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  • 1.  Water infiltration after solar installation

    Posted 06-07-2022 04:12 PM
    Not sure this is even allowed here so please feel free to delete it if not, but I'm seeking advice from people with experience installing solar systems. We had our system installed about 18 months ago and just this spring we noticed some water damage to the interior of our dining room wall. After looking into it quite a bit it appears that because of the low angle of my roof and the proximity of the panels to the roof edge and gutters, when it snows and the snow eventually sheds off the panels the snow dumps directly into my gutters and sits there until it melts. As you might imagine the snow builds up well above the level of the gutter and above the edge of the roof.

    Apparently, as that snow melts it's basically dammed from below by the buildup in the gutter and the water backs up under the shingles and is leaking through a screw hole where the solar panel mounts are screwed to the roof. This then leaks down along the soffit supports, along the bottom edge of those supports, onto the top of the brick wall construction and then tries to make it's way into the house.

    I contacted my solar installer company and after several weeks of waiting for them to let me know what they found, they came back and said the screw hole is not the cause of the leak, it's the water backing up from the gutter and "improper construction" of my roof at the edge of the roof. So since the leak wasn't directly caused by the screw through the roofing they are denying any responsibility for the damage that's been caused to my home.

    I understand their position, but it seems pretty clear to me that the location of the solar panels and proximity to the gutters is a direct cause of the leak and therefore the damage to my home.

    One thing I need to mention is that I was never asked about the installation location of the panels, nor did anyone ever mention that snow buildup might be a problem that we'd need to deal with.

    Are there any installers out there that might want to weigh in with your opinion about this situation? I'm pretty peeved with the solar company for washing their hands of this problem. And now I'm in a position where I need to make a claim on my homeowners insurance and possibly consider suing the company for the damages (the ceiling in my dining room is compromised and I suspect it might fall in on our heads any day). Any and all feedback, pro-installer or otherwise, is welcome. Thanks.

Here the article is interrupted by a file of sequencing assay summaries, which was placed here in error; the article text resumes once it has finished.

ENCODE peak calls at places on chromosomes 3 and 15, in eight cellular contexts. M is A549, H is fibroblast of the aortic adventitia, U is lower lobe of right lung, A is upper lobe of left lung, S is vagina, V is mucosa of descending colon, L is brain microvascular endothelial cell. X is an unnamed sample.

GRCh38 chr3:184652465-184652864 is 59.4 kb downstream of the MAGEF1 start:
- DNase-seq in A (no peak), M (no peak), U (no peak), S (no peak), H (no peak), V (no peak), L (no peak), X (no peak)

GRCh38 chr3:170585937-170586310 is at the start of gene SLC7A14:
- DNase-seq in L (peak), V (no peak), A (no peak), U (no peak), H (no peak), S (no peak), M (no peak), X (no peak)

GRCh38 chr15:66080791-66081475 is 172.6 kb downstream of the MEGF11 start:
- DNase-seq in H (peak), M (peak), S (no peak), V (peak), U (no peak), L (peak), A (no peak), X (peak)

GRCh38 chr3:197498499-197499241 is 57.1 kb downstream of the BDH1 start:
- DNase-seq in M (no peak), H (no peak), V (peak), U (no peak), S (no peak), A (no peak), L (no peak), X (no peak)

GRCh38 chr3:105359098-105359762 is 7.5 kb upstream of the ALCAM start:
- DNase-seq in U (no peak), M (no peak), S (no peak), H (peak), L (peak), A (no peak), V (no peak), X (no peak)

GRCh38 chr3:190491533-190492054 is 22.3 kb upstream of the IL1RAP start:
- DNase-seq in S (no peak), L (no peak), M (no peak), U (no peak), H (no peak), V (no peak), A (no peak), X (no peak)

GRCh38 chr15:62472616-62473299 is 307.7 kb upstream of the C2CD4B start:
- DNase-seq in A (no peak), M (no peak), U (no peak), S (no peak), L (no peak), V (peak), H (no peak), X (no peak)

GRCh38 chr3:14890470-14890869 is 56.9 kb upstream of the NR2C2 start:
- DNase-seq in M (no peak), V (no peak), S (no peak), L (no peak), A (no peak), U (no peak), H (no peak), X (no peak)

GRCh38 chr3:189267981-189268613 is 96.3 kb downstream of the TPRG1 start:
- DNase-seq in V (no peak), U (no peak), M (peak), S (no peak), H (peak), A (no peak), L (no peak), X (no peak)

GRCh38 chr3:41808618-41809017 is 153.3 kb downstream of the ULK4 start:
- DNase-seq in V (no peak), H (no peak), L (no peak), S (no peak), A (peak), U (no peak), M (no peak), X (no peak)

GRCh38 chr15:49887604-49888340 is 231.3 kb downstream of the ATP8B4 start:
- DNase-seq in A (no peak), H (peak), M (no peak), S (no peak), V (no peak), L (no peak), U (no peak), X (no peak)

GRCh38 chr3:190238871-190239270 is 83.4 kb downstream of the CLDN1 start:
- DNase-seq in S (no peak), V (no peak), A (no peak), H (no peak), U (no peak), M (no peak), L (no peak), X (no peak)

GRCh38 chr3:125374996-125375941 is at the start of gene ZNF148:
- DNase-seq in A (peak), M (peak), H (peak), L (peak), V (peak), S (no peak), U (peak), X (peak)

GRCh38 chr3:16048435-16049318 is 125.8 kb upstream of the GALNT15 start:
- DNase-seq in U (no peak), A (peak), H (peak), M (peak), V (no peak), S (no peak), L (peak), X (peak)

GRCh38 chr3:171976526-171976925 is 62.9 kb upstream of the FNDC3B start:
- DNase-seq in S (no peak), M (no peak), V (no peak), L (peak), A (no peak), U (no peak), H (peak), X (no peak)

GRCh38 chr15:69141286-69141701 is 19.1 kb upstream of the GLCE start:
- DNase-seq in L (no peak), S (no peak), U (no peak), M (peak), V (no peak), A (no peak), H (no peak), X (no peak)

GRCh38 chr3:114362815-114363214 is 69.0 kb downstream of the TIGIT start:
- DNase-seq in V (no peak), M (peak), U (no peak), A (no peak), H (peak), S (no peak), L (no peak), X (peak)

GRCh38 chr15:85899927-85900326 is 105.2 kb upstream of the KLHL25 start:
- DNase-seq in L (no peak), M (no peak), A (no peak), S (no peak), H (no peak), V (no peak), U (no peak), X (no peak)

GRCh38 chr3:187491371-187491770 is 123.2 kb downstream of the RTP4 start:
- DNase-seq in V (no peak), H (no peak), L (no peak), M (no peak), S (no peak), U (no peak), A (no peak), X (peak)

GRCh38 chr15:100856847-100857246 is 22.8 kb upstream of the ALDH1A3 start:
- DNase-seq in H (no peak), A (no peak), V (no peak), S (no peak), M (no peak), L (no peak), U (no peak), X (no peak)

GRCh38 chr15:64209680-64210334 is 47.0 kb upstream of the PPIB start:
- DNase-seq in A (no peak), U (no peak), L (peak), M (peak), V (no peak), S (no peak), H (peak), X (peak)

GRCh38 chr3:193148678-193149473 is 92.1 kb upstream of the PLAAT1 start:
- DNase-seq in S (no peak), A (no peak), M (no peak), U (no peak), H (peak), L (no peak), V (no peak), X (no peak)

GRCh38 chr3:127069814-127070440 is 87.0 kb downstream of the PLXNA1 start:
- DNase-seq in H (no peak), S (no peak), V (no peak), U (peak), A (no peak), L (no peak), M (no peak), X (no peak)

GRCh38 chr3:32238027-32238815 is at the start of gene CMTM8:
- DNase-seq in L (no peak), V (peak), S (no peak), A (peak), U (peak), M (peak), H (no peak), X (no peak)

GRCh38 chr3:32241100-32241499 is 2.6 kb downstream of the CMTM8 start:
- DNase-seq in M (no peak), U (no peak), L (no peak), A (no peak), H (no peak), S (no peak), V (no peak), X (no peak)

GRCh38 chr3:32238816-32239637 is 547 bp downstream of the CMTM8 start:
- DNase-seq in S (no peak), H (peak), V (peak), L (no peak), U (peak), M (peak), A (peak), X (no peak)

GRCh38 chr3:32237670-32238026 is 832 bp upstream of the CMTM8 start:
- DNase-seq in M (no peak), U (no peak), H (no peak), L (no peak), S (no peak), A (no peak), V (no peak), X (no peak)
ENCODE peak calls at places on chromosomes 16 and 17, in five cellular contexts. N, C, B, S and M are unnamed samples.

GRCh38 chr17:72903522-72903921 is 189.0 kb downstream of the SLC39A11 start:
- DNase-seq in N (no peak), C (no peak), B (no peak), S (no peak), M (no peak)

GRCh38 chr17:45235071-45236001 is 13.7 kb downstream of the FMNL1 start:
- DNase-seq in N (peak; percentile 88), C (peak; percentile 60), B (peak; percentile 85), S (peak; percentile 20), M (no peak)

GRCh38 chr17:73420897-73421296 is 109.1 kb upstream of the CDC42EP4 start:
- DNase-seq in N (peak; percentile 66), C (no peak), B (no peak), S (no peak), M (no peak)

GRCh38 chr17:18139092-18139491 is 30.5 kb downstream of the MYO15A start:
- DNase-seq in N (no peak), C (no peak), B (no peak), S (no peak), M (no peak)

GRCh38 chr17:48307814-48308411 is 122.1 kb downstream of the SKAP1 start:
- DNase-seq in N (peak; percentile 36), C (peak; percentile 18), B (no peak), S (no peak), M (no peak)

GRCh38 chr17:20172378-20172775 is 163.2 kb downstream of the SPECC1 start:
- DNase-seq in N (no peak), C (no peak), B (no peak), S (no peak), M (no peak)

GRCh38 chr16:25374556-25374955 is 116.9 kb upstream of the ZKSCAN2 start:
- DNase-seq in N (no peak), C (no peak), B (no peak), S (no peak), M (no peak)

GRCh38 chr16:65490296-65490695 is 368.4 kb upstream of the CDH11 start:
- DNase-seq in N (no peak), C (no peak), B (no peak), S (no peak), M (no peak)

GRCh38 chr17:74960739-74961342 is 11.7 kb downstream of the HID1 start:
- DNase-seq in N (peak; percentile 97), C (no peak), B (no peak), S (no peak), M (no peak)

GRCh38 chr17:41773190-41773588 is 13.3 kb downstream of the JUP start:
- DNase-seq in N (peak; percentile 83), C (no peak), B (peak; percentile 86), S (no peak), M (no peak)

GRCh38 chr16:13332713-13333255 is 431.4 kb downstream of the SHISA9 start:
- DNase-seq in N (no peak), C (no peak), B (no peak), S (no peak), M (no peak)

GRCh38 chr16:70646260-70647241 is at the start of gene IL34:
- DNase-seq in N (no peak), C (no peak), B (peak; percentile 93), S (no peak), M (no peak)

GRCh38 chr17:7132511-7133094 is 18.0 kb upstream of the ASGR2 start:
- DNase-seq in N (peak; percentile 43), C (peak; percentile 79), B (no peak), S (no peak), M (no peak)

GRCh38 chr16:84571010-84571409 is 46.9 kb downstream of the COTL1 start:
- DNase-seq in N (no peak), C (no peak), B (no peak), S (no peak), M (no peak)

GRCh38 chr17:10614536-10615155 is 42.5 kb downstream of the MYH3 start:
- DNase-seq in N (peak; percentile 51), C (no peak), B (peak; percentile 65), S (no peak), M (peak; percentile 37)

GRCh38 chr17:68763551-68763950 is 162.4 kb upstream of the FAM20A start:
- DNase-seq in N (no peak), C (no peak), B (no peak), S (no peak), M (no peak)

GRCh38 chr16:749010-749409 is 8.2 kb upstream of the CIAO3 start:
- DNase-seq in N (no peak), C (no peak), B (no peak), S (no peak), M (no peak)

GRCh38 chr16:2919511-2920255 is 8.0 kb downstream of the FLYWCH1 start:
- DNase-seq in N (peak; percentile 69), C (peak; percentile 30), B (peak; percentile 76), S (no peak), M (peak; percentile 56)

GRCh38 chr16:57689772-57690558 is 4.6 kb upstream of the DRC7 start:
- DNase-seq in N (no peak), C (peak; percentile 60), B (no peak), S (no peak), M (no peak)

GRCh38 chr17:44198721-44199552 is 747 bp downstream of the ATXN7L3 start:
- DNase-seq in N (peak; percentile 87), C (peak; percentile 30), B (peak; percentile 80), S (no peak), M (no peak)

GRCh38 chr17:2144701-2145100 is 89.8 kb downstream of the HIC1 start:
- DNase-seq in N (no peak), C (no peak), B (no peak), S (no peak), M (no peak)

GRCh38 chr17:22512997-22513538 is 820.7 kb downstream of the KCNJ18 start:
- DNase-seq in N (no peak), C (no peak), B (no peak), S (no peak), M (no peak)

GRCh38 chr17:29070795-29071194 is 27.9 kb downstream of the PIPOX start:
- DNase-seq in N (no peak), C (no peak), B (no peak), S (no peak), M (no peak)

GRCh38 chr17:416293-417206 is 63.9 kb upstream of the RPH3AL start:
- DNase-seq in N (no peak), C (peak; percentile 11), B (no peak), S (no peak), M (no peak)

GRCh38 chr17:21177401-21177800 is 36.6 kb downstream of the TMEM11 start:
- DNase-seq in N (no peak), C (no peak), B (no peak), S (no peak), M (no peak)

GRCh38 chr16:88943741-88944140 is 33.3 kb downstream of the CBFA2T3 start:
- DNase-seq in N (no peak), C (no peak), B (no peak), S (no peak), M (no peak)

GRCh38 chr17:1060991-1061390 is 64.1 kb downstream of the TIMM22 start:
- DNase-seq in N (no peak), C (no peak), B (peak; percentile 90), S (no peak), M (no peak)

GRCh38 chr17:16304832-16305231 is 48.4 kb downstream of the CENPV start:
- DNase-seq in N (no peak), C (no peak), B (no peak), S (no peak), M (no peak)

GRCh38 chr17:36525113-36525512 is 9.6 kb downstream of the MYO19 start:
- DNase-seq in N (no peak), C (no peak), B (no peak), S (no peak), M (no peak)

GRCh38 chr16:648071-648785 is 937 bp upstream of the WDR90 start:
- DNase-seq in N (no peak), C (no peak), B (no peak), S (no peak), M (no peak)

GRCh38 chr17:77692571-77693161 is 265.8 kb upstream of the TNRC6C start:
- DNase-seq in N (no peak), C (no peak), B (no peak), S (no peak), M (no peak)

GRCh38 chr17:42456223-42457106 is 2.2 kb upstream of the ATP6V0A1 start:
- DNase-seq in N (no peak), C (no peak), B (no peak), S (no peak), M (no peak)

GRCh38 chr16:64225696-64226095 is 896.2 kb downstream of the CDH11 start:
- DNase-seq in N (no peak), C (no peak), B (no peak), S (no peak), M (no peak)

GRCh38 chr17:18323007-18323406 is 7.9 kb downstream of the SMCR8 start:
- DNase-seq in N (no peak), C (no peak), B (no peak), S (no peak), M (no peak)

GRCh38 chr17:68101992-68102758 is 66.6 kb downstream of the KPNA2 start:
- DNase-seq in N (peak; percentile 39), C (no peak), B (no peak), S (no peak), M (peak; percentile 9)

Earl Lewis

  • 2.  RE: Water infiltration after solar installation

    ASES Life Member
    Posted 06-11-2022 11:49 AM
    Hi Earl,

    Maybe using snow guards at the edge of your roof will stop the problem and keep the snow/ice from filling up your gutter. See example at


    Best of luck

    Robert Foster
    Assistant Professor
    New Mexico State University, College of Engineering
    Las Cruces NM

  • 3.  RE: Water infiltration after solar installation

    Posted 06-14-2022 01:38 PM
    Thanks for that response, but the solar panels are literally at the edge of the roof and dump snow directly into the gutter. The snow guards would have to be on/across the bottom of the panels somehow, and I doubt that's possible.

    The solar panels are really good at collecting snow, then shedding that snow in large quantities, all at once, and it's these mini avalanches that accumulate so quickly in the gutter that are the problem. Once that cycle starts it takes a consistent warm up of the weather to get the snow melted off.

    We are considering roof heat cable, under the lower edge of the panels and in the gutter, but not sure how effective that will be.

    My biggest disappointment in this whole situation is that the solar company is washing their hands of it, despite the fact that they are the ones that decided where the panels would be located, and probably knowing that snow accumulation might be a problem. But maybe I'm giving them too much credit. ;-/

    Earl Lewis

  • 4.  RE: Water infiltration after solar installation

    Chapter Leader
    Posted 06-15-2022 10:57 AM